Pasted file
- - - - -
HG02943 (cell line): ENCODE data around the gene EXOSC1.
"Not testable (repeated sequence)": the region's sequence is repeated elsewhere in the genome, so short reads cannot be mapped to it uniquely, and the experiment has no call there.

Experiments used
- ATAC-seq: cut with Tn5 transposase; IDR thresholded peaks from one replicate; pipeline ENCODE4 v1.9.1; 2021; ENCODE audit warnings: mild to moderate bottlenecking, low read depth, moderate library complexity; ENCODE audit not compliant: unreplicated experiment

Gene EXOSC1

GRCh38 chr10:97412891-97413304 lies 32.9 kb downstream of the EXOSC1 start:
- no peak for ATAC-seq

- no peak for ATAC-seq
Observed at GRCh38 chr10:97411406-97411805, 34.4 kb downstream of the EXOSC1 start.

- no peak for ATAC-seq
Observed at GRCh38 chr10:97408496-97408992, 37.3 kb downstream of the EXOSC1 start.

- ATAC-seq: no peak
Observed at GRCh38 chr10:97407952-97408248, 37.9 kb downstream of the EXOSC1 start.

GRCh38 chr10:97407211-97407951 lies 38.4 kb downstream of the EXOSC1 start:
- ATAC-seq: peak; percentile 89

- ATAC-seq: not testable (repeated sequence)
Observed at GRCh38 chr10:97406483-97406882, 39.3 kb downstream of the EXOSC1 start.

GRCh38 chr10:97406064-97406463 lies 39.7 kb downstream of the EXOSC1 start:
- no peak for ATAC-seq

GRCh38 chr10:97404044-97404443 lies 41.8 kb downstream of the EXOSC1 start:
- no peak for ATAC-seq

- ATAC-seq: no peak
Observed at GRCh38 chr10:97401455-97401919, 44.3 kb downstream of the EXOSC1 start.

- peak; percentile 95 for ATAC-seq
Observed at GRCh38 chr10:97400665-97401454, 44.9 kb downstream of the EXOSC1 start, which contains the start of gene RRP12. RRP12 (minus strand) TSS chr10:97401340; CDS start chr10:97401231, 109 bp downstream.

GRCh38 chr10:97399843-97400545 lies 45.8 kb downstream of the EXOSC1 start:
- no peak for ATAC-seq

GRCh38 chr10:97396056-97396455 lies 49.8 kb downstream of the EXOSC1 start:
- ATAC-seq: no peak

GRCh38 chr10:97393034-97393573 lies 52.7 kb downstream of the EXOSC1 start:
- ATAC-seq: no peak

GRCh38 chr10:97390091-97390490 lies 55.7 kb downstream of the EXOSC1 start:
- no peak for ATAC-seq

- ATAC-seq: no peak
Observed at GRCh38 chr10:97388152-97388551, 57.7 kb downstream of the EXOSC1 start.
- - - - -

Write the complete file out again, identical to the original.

HG02943 (cell line): ENCODE data around the gene EXOSC1.
"Not testable (repeated sequence)": the region's sequence is repeated elsewhere in the genome, so short reads cannot be mapped to it uniquely, and the experiment has no call there.

Experiments used
- ATAC-seq: cut with Tn5 transposase; IDR thresholded peaks from one replicate; pipeline ENCODE4 v1.9.1; 2021; ENCODE audit warnings: mild to moderate bottlenecking, low read depth, moderate library complexity; ENCODE audit not compliant: unreplicated experiment

Gene EXOSC1

GRCh38 chr10:97412891-97413304 lies 32.9 kb downstream of the EXOSC1 start:
- no peak for ATAC-seq

- no peak for ATAC-seq
Observed at GRCh38 chr10:97411406-97411805, 34.4 kb downstream of the EXOSC1 start.

- no peak for ATAC-seq
Observed at GRCh38 chr10:97408496-97408992, 37.3 kb downstream of the EXOSC1 start.

- ATAC-seq: no peak
Observed at GRCh38 chr10:97407952-97408248, 37.9 kb downstream of the EXOSC1 start.

GRCh38 chr10:97407211-97407951 lies 38.4 kb downstream of the EXOSC1 start:
- ATAC-seq: peak; percentile 89

- ATAC-seq: not testable (repeated sequence)
Observed at GRCh38 chr10:97406483-97406882, 39.3 kb downstream of the EXOSC1 start.

GRCh38 chr10:97406064-97406463 lies 39.7 kb downstream of the EXOSC1 start:
- no peak for ATAC-seq

GRCh38 chr10:97404044-97404443 lies 41.8 kb downstream of the EXOSC1 start:
- no peak for ATAC-seq

- ATAC-seq: no peak
Observed at GRCh38 chr10:97401455-97401919, 44.3 kb downstream of the EXOSC1 start.

- peak; percentile 95 for ATAC-seq
Observed at GRCh38 chr10:97400665-97401454, 44.9 kb downstream of the EXOSC1 start, which contains the start of gene RRP12. RRP12 (minus strand) TSS chr10:97401340; CDS start chr10:97401231, 109 bp downstream.

GRCh38 chr10:97399843-97400545 lies 45.8 kb downstream of the EXOSC1 start:
- no peak for ATAC-seq

GRCh38 chr10:97396056-97396455 lies 49.8 kb downstream of the EXOSC1 start:
- ATAC-seq: no peak

GRCh38 chr10:97393034-97393573 lies 52.7 kb downstream of the EXOSC1 start:
- ATAC-seq: no peak

GRCh38 chr10:97390091-97390490 lies 55.7 kb downstream of the EXOSC1 start:
- no peak for ATAC-seq

- ATAC-seq: no peak
Observed at GRCh38 chr10:97388152-97388551, 57.7 kb downstream of the EXOSC1 start.